László Andor est ancien Commissaire européen à l'Emploi, les Affaires Sociales et l'Inclusion et aujourd'hui professeur à l'IEE.
The relationship between the European Union and the United Kingdom is going through a fundamental transformation. The coincidence of three major events in Summer 2016 accelerates this change. The Brexit referendum result is of course the most important development, but the publication of the Chilcot Report on the UK entering the misguided Iraq war in 2003 also has great significance, and so does the less than glorious performance of England in the EURO 2016 football tournament hosted by France.
The England team’s disgraceful exit from EURO 2016 was the least harmful of the three, and one can settle that issue by noting that England as a team has consistently underperformed in recent decades despite the English Premier League being the highest profile and most expensive soccer business on Earth. But with EU migrants overrepresented among Premier League players as well as managers, football also helps asking the right questions about the impact of the EU single market on British society in general.
The fact that benefits of the single market do not automatically trickle down to disadvantaged regions and social groups played a major role in the referendum result. English people outside metropolitan areas felt disenfranchised politically and economically, while UKIP, reinforced by egocentric Tory politicians, ensured that their frustration is directed to Brussels instead of London and in particular Westminster.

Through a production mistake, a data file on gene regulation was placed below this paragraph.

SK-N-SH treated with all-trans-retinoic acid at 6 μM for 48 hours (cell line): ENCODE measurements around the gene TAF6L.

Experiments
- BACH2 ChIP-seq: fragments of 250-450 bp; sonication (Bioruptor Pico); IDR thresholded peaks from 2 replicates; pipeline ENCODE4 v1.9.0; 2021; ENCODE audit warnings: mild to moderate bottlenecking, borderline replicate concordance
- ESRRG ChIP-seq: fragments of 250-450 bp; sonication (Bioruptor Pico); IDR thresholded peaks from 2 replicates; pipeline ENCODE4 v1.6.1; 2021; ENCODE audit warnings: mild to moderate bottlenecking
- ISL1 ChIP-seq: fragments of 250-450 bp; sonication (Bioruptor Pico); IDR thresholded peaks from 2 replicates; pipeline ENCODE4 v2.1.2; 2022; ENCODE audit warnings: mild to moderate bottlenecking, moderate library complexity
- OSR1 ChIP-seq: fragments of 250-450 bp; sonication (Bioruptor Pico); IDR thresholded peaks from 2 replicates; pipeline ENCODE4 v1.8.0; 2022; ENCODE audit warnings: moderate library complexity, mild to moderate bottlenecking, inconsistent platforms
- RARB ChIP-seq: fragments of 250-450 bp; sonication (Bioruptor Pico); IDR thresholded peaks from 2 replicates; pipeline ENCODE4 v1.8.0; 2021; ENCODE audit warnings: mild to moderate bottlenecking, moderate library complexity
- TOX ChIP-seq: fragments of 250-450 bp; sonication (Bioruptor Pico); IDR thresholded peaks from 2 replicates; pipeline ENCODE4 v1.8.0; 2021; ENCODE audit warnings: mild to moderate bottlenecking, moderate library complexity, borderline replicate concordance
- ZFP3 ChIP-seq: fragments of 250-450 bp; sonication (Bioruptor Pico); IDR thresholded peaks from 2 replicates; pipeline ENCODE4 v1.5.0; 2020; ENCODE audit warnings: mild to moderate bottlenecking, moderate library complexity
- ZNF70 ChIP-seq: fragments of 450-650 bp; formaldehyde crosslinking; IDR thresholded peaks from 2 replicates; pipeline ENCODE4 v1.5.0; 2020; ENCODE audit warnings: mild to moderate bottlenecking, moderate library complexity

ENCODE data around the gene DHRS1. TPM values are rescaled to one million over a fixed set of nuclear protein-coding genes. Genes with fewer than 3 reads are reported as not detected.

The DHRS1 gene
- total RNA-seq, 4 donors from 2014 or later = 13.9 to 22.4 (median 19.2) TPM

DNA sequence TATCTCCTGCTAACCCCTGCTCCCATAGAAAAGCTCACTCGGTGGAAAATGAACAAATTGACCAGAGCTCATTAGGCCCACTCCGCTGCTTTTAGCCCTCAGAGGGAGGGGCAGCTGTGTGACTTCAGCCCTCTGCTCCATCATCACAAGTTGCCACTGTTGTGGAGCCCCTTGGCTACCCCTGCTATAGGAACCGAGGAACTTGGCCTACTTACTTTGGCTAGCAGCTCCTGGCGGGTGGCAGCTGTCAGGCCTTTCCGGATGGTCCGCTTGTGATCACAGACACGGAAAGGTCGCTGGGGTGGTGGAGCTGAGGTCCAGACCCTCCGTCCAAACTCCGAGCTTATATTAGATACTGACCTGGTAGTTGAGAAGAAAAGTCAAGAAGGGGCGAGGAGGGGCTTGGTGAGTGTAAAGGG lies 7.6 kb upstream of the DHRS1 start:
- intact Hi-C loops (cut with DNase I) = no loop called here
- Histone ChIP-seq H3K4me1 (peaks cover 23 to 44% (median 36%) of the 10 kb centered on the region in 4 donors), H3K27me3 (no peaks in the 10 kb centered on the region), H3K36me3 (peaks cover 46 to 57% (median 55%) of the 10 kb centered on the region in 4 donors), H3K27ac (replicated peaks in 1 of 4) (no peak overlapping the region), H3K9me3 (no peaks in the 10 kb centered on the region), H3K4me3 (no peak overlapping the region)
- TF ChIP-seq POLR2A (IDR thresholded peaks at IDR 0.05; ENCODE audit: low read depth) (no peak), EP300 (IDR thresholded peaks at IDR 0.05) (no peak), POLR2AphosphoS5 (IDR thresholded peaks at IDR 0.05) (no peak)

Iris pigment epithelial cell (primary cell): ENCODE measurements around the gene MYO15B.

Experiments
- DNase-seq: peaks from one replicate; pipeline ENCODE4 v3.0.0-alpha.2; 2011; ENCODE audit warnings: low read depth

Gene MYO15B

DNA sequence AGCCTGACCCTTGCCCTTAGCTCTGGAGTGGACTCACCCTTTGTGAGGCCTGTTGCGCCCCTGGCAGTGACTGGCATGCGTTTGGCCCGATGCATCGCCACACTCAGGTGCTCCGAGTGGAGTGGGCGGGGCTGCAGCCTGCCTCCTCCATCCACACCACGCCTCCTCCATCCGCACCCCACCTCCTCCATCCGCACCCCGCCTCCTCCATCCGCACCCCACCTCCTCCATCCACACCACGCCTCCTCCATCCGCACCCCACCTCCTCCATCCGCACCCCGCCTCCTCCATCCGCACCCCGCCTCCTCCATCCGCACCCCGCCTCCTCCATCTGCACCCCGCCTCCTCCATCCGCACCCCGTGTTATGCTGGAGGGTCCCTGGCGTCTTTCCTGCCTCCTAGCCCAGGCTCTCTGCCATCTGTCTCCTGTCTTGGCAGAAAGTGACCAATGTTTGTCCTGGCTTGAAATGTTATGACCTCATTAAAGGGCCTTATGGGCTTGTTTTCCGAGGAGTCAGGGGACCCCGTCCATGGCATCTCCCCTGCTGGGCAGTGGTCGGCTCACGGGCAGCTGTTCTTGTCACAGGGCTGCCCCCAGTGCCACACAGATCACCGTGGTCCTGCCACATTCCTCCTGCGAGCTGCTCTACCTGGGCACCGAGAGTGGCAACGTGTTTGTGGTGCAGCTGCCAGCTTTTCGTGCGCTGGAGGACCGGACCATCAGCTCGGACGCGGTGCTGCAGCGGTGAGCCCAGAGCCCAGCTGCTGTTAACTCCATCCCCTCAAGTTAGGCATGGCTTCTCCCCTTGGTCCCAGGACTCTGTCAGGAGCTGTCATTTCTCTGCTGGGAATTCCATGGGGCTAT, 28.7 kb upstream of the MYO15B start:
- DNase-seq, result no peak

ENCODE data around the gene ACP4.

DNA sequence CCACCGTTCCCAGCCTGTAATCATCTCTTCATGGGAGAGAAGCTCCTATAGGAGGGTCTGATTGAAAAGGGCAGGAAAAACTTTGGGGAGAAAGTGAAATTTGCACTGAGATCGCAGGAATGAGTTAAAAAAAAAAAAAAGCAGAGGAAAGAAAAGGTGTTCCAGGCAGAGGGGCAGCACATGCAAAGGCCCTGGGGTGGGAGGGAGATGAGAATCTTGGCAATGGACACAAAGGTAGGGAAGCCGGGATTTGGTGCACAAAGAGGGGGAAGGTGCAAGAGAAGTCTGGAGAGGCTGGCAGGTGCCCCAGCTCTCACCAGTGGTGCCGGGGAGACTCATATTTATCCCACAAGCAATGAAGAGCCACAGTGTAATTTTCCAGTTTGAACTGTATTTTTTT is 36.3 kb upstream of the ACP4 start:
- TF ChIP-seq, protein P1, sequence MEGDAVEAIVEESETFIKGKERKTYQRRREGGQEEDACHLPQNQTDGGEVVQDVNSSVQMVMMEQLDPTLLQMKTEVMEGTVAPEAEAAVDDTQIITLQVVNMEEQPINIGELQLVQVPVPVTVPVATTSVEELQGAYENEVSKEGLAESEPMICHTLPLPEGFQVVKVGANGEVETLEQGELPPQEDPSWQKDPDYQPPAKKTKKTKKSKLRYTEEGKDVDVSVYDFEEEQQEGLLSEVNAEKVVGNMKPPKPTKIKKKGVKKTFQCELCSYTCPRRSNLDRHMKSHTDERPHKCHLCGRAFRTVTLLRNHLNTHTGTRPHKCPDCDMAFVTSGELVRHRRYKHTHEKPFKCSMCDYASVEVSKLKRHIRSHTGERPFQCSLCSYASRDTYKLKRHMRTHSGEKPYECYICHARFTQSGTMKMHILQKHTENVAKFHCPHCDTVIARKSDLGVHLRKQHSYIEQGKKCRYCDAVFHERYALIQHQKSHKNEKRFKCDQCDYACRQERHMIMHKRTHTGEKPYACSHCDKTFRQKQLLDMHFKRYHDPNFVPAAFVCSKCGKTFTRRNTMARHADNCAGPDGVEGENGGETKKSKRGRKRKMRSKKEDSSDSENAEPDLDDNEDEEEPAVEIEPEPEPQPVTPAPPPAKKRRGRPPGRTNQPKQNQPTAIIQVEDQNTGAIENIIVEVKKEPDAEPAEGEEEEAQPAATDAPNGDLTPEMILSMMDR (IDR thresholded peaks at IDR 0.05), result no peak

The functioning of the EU is surely far from perfect and there is ample room for debates about how to repair the EU and especially the monetary union. However, the Leave campaign was not interested at all in a fair diagnosis and appropriate medicine. Instead, they vastly exaggerated the flaws of the EU and portrayed it as an evil power Britain needs to escape from.
I took part in some discussions in the campaign period, including the Festival of Ideas in York, where I found an open minded audience eager to hear the arguments from both sides. However, I also heard the representative of the Leave campaign saying that the EU intends to take away the UK seat in the UN Security Council as well as the IMF. Such claims surely had to be invented by someone experienced in political psychology and blessed with a capacity of unfettered imagination – and lacking elementary decency.
The referendum result suggests that British people felt oppressed by Brussels. I believe this feeling is primarily due to public discourse being dominated by a tabloid press that created and maintained the image of the Brussels monster. This made it hard to articulate positive arguments about the EU. And while the Remain side focused on the economic consequences of Brexit, the Leave side went well beyond the borders of reality in their presentation of the downside of EU membership.
With the EU constantly spoken about as the “albatross around our neck”, people felt they had nothing to lose but their chains with Brexit, and in exchange a brave new world was to be won. The quality Daily Telegraph presented the choice between hope and fear. Very few actually explained that within the EU the UK has had the most customized type of membership. Being in the single market but outside the Eurozone and Schengen, the UK has enjoyed a good deal of autonomy. EU membership and policies ensured that major comparative advantages of Britain like the financial services sector or higher education deliver their full potential.
Further examples demonstrate that London has had a real clout over the Brussels agenda. For a longer period, a “smart regulation” programme has prevented unnecessary mushrooming of EU legislation and delivered some necessary updates and upgrades. The EU budget was cut to a level below 1 per cent of the EU GDP, which is a policy many of us would disagree with, but demonstrated what David Cameron managed to achieve with a little help from his friends.